Grounded theory, phenomenology and ethnography are three approaches used in qualitative research. Grounded theory approach is a commonly used qualitative method in the social sciences to inductively generate or discover a theory out of the data.
One of the major strengths of qualitative research is its emphasis upon understanding the phenomenon of interest holistically and in its context. The term phenomenology is popular and widely embraced, but its meaning has become confusing and faint. Different researchers refer to phenomenology differently.
It can refer to an inquiry paradigm, an interpretive theory, a philosophy, an analytical perspective, a major qualitative research tradition or a research method framework. In spite of the differences, all of these approaches share the focus of phenomenology, which is exploring how human beings make sense of experience and the meaning they give to these experiences.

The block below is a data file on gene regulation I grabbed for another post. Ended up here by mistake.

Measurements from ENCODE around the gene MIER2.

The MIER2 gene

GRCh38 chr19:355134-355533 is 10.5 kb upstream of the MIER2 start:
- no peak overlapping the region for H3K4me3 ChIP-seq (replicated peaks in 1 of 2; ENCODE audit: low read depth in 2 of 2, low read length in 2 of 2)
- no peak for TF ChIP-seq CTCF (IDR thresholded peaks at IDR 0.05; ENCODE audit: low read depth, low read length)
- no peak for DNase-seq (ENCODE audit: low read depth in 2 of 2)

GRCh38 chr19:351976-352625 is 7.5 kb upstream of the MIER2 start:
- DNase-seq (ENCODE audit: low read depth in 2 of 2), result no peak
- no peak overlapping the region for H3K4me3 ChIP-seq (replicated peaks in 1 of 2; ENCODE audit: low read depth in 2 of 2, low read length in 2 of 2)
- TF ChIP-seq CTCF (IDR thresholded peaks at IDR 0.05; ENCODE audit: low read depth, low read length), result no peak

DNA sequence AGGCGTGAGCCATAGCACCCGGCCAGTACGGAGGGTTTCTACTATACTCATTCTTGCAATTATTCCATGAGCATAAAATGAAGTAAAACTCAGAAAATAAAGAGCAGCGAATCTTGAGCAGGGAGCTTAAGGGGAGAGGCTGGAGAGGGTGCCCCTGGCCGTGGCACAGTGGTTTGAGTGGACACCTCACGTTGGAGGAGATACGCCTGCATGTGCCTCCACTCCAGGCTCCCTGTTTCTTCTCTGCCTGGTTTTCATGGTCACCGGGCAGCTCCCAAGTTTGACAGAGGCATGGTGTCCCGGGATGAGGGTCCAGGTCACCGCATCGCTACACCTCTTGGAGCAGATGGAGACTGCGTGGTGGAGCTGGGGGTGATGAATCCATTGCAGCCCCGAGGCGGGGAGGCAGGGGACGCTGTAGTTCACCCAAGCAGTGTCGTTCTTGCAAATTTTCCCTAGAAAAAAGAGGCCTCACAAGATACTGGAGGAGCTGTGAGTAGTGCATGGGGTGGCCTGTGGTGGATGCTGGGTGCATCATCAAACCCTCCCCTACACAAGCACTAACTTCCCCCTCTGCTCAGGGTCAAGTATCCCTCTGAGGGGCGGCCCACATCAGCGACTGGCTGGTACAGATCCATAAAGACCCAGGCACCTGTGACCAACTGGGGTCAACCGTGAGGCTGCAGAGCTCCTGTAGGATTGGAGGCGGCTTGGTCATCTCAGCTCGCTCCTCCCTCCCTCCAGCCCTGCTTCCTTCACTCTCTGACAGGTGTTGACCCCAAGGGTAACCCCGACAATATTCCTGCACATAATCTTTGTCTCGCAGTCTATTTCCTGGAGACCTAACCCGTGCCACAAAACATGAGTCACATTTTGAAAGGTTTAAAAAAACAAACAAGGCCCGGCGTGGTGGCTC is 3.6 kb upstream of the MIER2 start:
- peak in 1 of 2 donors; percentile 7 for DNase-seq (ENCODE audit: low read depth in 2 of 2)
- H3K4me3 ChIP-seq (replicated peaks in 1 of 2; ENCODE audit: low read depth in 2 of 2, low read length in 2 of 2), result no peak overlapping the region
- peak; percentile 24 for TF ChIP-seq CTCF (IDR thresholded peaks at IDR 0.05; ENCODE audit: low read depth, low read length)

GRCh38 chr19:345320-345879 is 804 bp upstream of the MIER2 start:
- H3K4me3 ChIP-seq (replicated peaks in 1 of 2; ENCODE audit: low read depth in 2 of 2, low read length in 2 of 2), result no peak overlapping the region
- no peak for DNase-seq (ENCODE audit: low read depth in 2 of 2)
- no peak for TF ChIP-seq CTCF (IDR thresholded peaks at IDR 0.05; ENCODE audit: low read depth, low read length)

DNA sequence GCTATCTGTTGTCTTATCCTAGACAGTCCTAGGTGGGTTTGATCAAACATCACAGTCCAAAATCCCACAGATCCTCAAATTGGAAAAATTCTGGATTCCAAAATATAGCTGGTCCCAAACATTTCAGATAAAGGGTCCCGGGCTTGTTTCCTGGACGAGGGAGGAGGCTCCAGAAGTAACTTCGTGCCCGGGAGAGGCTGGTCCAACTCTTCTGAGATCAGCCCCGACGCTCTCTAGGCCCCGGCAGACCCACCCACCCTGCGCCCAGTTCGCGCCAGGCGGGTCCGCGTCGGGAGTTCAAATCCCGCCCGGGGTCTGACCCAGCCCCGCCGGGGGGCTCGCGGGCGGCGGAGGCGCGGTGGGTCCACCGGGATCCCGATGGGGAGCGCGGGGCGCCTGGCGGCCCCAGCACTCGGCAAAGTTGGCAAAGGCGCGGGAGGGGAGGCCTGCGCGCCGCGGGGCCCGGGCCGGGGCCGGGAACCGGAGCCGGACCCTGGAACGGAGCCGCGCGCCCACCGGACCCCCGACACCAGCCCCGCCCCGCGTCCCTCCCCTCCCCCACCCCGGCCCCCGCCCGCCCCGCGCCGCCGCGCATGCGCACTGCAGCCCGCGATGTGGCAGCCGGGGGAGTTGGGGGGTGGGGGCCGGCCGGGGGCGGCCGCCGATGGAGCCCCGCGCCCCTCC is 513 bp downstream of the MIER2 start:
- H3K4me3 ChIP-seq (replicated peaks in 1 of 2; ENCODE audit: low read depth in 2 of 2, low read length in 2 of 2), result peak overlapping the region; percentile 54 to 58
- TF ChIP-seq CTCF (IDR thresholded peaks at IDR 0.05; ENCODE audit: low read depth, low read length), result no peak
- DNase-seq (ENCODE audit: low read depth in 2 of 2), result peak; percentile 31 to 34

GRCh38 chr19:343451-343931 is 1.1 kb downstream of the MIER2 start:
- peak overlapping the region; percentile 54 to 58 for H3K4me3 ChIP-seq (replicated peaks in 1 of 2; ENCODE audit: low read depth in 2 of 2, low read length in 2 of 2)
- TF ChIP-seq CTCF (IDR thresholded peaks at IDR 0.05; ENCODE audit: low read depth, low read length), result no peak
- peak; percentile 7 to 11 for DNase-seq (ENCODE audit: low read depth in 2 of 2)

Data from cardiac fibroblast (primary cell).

Phenomenology is being used in the social and human sciences including sociology, education, psychology, nursing and health sciences. Phenomenologists are interested in how people put together the phenomena they experience in such a way as to make sense of the world and develop a worldview.
They assume commonality in human experience and focus on meaning-making as the essence of human experience. The essence is the core meaning mutually understood through a phenomenon commonly experienced. It means that the researcher has to set aside all of his prejudgments and his previous experience about the phenomena and approach the field with an open mind, imagination and intuition.
Although important, bracketing is often said to be a difficult task. Patton 12 describes the difference between conducting a phenomenological study and using a phenomenological perspective to a study. In ethnography, the researcher studies the structure and function of a group of people. An example of a structure or configuration is the kinship, while the function refers to patterns of relationships affecting and regulating behaviour.